Storm Windows: An Airtight Solution

By HomeAdvisor

Updated October 20, 2016

Storm windows

The storm window is a tried-and-true method of reducing heat transfer and making a home more efficient. In areas that are subject to harsh winters or sweltering summers, heat seeping out of or into a room can really cause a problem. For older houses, especially, the addition of storm windows can make a noticeable difference by both lowering energy costs and increasing overall comfort, as well. Storm windows are generally made from aluminum or wood. Each will have slightly different specs, but the choice between the two often comes down to price and aesthetics.

Storm Window Applications

While storm windows are usually added to increase insulation, there are a few other ways they can benefit a home. In a house with stained or antique glass, a storm window can provide protection from weather that could cause damage. Sometimes, they are installed to reduce outside noise. That’s good news for those living near a busy road (or in a neighborhood with multiple lawnmowers).

Storm windows add an extra layer of protection from air-born pollution, and also serve as an additional barrier that could dissuade a would-be intruder. You can even install a model to protect the inside of your home from UV rays that can cause many items to fade.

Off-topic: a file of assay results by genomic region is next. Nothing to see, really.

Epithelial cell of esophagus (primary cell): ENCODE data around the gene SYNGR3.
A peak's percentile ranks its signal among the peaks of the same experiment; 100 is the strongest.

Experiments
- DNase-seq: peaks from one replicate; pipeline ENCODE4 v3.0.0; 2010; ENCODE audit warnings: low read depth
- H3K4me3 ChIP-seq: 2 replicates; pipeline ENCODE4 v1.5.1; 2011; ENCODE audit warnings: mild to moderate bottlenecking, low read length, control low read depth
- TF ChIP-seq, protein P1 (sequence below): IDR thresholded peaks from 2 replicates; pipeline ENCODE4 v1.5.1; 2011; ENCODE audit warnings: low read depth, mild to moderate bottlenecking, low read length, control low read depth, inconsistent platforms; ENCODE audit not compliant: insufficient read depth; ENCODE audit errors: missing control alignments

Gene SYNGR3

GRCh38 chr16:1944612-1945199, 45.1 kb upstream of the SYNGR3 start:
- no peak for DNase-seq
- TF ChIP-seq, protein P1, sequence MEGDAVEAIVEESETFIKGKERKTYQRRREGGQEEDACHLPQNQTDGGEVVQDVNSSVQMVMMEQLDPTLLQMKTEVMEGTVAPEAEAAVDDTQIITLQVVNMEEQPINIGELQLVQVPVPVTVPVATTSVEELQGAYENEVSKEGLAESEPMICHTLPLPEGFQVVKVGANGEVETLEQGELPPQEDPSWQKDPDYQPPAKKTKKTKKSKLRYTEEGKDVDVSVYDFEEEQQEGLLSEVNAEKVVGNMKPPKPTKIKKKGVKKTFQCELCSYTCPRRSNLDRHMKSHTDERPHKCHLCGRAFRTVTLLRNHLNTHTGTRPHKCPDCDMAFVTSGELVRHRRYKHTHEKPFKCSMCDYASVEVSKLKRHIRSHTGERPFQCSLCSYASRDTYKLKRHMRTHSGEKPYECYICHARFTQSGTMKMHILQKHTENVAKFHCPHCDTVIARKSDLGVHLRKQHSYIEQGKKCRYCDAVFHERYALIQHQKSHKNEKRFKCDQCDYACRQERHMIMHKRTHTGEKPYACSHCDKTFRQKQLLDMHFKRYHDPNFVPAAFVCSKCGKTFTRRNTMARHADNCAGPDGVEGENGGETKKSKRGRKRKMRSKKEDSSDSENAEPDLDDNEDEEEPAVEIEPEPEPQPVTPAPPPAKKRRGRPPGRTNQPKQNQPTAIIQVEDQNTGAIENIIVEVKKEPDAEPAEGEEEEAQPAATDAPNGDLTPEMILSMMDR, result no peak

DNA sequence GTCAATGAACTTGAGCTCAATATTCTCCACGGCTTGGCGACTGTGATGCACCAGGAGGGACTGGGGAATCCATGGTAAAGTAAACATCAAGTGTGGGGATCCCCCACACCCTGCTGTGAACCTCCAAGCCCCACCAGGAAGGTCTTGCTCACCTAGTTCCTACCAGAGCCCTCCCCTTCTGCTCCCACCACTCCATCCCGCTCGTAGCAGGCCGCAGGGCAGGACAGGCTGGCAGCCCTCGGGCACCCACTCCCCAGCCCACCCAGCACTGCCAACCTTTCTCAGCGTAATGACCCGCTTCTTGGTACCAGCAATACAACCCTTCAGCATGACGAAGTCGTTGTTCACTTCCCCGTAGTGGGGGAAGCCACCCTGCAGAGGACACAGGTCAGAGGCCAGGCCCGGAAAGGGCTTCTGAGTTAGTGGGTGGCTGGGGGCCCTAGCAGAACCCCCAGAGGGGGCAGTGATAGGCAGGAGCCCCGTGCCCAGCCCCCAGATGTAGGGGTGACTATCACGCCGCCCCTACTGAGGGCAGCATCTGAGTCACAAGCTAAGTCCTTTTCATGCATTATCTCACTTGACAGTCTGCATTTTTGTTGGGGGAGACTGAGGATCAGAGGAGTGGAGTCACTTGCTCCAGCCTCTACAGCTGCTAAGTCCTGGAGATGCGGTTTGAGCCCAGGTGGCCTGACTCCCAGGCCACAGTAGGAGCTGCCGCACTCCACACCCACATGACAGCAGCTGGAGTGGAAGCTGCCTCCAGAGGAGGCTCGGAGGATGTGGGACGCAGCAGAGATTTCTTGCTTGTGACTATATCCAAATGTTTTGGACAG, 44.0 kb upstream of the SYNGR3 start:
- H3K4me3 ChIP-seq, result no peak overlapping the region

Storm Windows vs. Window Replacement

While replacing all the windows in a house will certainly have many benefits, there are also reasons that could make installing storm windows an even better option. Probably the biggest factor for most people is the price: Storm windows can be installed for a fraction of what it would cost to replace your windows.

The amount of time it takes to put in storm windows is far less than that of window replacement. Replacing windows will most likely entail a fair amount of carpentry, while installing storm windows requires no alteration of the existing structure (those with historic houses will be able to reap the benefits of added insulation without having to modify the period appearance of their homes). In some cases, a properly installed storm window will actually provide better insulation than a double-paned replacement window!

DIY Installation

Though it is in no way as big of a job as window replacement, professional installation of storm windows is recommended to ensure that the best possible seal is made. A knowledgeable DIYer can certainly do the job, but those without experience would do well to spend the extra money on a quick and professional installation.

Those who are confident in their home improvement skills will be happy to know that the job will not require the use of anything but common tools, and can, in some cases, be completed in an afternoon. Since there are variations in the installation process between different brands and models, proper installation instructions should be acquired directly from the manufacturer to ensure optimal results.

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